26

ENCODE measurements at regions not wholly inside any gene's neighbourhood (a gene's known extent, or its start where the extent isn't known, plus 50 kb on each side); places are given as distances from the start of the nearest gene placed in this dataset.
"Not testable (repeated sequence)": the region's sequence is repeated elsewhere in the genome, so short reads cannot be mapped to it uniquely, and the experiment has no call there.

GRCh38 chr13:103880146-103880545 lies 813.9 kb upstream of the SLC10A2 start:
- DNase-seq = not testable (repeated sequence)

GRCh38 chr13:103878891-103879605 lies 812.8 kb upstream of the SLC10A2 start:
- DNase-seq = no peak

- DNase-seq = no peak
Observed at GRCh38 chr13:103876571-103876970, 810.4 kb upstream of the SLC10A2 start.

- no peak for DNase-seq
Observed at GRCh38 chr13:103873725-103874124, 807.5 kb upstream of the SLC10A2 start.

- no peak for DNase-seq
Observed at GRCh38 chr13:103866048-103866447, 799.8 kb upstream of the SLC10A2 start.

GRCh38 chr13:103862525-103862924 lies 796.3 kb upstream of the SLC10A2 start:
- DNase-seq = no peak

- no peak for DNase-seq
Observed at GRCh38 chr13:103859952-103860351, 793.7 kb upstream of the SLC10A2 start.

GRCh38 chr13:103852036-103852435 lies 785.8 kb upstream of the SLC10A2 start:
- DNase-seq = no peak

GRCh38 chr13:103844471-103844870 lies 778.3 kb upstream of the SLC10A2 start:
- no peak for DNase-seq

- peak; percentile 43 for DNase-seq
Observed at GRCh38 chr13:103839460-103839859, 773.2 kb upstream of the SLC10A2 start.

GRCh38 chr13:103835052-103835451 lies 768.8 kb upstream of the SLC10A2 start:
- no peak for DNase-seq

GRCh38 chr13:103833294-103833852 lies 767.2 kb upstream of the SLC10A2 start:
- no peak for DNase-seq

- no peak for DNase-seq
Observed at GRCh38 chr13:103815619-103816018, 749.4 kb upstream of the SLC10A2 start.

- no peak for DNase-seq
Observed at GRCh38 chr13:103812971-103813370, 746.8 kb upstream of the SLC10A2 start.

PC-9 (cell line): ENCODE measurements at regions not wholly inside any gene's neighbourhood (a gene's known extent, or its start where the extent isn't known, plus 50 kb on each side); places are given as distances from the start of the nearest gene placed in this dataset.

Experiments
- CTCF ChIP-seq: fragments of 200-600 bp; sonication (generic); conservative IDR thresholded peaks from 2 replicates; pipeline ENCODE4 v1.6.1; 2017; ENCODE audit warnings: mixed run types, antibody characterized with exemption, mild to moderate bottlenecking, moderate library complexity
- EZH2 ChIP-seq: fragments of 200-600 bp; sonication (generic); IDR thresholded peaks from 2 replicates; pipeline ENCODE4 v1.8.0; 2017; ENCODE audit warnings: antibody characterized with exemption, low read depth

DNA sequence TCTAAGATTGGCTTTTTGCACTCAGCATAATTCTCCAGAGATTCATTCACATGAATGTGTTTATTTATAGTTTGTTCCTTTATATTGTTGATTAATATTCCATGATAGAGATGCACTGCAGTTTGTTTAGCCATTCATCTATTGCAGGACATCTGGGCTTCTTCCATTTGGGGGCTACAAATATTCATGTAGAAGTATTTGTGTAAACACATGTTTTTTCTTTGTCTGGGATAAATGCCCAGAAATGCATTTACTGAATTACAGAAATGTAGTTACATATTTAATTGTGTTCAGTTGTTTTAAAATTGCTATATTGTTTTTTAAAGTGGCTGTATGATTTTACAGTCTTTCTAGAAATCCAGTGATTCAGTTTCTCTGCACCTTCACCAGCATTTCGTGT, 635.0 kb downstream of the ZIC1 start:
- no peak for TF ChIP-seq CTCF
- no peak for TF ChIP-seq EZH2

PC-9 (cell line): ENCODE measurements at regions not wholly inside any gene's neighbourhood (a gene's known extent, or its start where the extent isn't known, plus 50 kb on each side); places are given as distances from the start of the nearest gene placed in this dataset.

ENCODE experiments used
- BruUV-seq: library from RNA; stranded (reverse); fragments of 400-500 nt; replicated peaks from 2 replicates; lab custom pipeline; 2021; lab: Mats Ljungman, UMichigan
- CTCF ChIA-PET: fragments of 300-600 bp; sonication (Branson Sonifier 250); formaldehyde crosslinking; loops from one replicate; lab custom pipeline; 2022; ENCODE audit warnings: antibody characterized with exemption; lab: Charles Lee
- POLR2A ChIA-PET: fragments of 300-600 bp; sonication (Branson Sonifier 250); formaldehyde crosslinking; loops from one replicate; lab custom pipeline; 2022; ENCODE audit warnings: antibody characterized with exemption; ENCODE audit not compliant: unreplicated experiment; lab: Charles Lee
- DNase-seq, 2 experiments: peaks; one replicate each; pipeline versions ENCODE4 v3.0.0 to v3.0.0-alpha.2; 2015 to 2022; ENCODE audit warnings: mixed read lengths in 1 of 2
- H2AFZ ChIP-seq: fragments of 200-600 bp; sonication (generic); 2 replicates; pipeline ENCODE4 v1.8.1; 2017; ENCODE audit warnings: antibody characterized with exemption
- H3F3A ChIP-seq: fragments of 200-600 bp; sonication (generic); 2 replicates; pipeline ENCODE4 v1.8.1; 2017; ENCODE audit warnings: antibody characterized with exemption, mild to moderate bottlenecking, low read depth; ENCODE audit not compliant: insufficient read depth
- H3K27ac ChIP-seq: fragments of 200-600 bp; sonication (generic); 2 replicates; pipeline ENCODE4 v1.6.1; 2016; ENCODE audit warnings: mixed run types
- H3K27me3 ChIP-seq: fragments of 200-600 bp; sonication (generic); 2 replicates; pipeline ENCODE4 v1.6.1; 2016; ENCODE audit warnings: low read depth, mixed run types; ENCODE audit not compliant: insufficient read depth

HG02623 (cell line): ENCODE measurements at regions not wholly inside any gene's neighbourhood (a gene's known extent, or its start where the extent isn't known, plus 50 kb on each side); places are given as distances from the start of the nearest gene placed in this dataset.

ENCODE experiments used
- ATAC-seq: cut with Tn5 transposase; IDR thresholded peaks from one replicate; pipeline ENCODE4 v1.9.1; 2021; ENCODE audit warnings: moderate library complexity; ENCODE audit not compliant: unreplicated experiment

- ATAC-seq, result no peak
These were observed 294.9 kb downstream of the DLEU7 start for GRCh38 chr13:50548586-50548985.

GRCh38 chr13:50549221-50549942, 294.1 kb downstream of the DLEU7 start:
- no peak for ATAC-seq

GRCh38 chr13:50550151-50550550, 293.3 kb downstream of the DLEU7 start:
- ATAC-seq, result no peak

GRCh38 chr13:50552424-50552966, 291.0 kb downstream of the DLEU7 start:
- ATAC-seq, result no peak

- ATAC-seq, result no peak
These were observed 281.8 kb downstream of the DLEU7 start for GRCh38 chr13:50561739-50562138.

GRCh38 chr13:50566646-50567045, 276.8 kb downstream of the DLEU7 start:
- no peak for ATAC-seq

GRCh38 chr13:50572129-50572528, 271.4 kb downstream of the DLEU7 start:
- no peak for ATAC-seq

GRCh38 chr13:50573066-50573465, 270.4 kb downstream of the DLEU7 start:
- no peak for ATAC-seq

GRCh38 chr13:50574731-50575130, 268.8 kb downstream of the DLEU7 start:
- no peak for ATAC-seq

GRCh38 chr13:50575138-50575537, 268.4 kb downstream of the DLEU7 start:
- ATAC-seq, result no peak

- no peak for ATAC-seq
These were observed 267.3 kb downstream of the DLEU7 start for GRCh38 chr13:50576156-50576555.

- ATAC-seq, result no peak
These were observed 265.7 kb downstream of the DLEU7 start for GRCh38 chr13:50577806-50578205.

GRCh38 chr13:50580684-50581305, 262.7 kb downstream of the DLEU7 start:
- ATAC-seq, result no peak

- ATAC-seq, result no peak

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' RECORDS of MAUPINS in FRANCE, THEIR ORIGINS AND NAME Excerpts from the published writings of Florence Mary Maupin of Portsmouth, VA. There are numerous written records of the MAUPIN Family in France. The first two are Recherches Genealogi que Sur les Q__QJIL~_ยง__<_:LEO!~Dthie_lJ~~--BoulQ_gJis de Guines et Pay~ Cir:GLIIIIYQLsjQ_ยง, Vol. II by L-E de Gorgue-Rosny, published 1875 in France, chapter "MAUPIN" pg. 967-968 and Nobiliare de Ponthieu et de Vimeu, by the Marquis Rene de Belleval, published 1876 in France, chapter "MAUPIN" pg. 690-693. Photographs of the two relevant pages of these French county histories were sent to William Gabriel Maupin of Portsmouth, VA in 1932 by Charles Morrisette, at that time a well known Heraldist, who had been retained to do research on the family. Another important source is 6rmorial Get!_eral by J. B. Rietstap, first published in Gouda, Holland in 1884. Rietstap in his monumental work gives the "provenance" of the Maupins as PONTHIE U as does de Gorgue-Rosny and de Belleval. The provenance of a noble family, of the knightly class or above, is where they own their land. They held this land only as long as they were sworn to fight for their overlord. The overlord of the Maupi ns, at least at times, seems to have been the King himself. Paris is only 80 miles from the county seat of Ponthieu, which is Abbevi lie, a port on the Somme, 12 miles from the English Channel. Both de Belleval and de Gorgue-Rosny are more specific about the origins of the family. They both use the word "originate" and say that the family originated in Drucat, a village not far from Abbeville. Neither de Gorgue-Rosny nor de Belleval attempted to give what we would call a real genealogy. The name Gabriel or Daniel does not appear in either work. De Gorgue-Rosny's "Maupin" is divided into two sections. The first section is simply a selection of lists, some military, some deed or land records. Some 45 Maupins are named in this section over some 500 years. The earliest being Jean de Maupin, Lord of Friville in 1256 and the latest being Master Louis de Maupin, deputy public prosecutor of Rou in 1725. The second section of his work deals with what was clearly the most famous branch of the family, the dynasty of the Maupins of LA BOUVACQUE. These seven men, for seven generations, each being the heir of his predecessor, were the leading men at Abbeville, county seat of the district of Ponthieu. For almost 250 years they "intermarried with the leading families of our country" (de Belleval) and at least two of them had dealings with the King at Paris. This information that the Lords (owners) of the estate called "La Bouvacque" located in pontt]Jeu and NOT in Navarre puts to rest the family tradition that the Maupins came from Navarre. The La Bouvacque dynasty in Ponthieu ran from about 1380 to 1618. So far as is known, there are no records in France connecting the Maupins to Navarre.